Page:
Sunday Telegraph article

Last autumn, the British Government stepped in with massive cash injections for the banks. A few weeks on, and ministers admit this pounds 487 billion package did not even put the main banks into a condition where they can lend normally, let alone save the world.

The country faces a severe economic decline. The Government is trying to print money, slash interest rates, expand public spending and borrowing, inject capital into certain banks, nationalise others, boost demand by an expensive tax cut, prop up certain companies and industries, while lecturing the banks to lend more. So far, none of it is working. The cruel logic of past mistakes is pushing the economy into a vicious downward spiral.

We should remember the origins of our problem. The Monetary Policy Committee kept interest rates too low for too long. The banking regulator allowed banks to balloon their balance sheets and supplement this excessive lending with off-balance-sheet devices that came to haunt them in the bad times. The economy ran faster than could be comfortably handled, leading to a large balance-of-payments deficit as we sucked in what we could not produce at home, and a large private sector borrowing binge. Asset prices escalated giddily on the back of easy money. Homes became unaffordable without taking on a huge mortgage, which would prove too burdensome come higher interest rates or job loss. Once the authorities called time on excessive debt, there was bound to be a downturn. Their decisions to hold rates too high for too long, and then to require banks to hold more capital and cash to support their lending when we were well into the downturn, made the problem considerably worse.

I argued strongly for lower interest rates a year ago to take the edge off the coming decline. I argued against nationalising banks. I would have kept them in business by having the Bank of England act as lender of last resort, providing cash and loans against proper security, and offering stronger deposit guarantees when needed. The aim should be to see them through, with their shareholders and senior executives taking all the hit for past mistakes. Government’s role towards the banks should be that of the intelligent bank manager, not the owner needing profit and access to cheap cash for himself.

The Government, as it says, needs to stabilise asset prices, get the banks to clean up their past mistakes, ensure none of the major banks goes under, and reflate overall demand. However, a number of the measures it has taken are making the problem worse.

Nationalising Northern Rock and the loan book of Bradford and Bingley were bad mistakes. On current policy, and given competition rules, neither of these institutions can now make a contribution to new mortgage lending.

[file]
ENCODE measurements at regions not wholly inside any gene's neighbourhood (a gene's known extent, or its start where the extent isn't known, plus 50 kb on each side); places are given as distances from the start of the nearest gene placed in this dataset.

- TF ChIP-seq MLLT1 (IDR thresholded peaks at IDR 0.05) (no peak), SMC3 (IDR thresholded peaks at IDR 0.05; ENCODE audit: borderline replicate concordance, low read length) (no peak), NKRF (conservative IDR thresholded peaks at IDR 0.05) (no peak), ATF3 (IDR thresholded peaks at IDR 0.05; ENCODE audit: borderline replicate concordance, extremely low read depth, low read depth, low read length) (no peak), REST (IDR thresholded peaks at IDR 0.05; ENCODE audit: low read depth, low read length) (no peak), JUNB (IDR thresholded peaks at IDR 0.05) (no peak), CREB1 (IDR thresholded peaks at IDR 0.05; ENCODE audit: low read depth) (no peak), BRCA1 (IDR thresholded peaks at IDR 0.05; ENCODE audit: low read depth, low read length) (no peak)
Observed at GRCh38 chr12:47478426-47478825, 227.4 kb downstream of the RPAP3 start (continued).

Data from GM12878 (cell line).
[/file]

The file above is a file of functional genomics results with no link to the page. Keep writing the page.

Forcing three banks to take taxpayers’ cash for shares because the authorities wanted them to have more capital was not clever either. The government failed to do any proper due diligence on what it was buying and failed to require write-downs of the loan books before venturing. As a result, taxpayers now have shares in institutions that may announce further big write-offs. The regulators should have discussed with the banks how to strengthen their balance sheets through retained profit and by raising money from markets. The central bank should have stood behind them in the normal way.

In trying to stimulate demand, cutting VAT was about the worst option, and has left us with a costly hole in the national accounts for little benefit. The escalation of the government borrowing requirement, mainly through the mistaken bank nationalisation policies and the VAT reduction, is alarming.

So what should they do now? They should cancel the remaining VAT reduction, and look instead at cheaper tax reductions that put more money into the pockets of individuals and small companies. We need an expansion of cash and deposits in the hands of individuals and companies to get the economy going.

They should aim for early repayment or sale of the taxpayer shares, and ask the banks to accelerate a programme of cost reductions, asset sales, and resumption of profitability. The immediate target should be to get the cash back for the special preference shares the government bought, and to sell the mortgage books and administration of the Rock and Bradford and Bingley on to the commercial sector, where there would be more chance of building these businesses and saving some jobs.

Mr Brown should invite the Financial Services Authority, the Bank of England, the Treasury and the commercial banks to a meeting to hammer out the right mixture of regulation, loans and guarantees so that they can restore normal lending levels more quickly. The Prime Minister has to defend the taxpayer, but he also needs to listen to the people running the banks. The meeting will need to decide to temporarily lower the level of capital banks are required to hold against their lending, to withdraw the proposals on banks keeping more in cash and bonds, and to tweak the packages of short-term loans and guarantees so they are more attractive to the banks.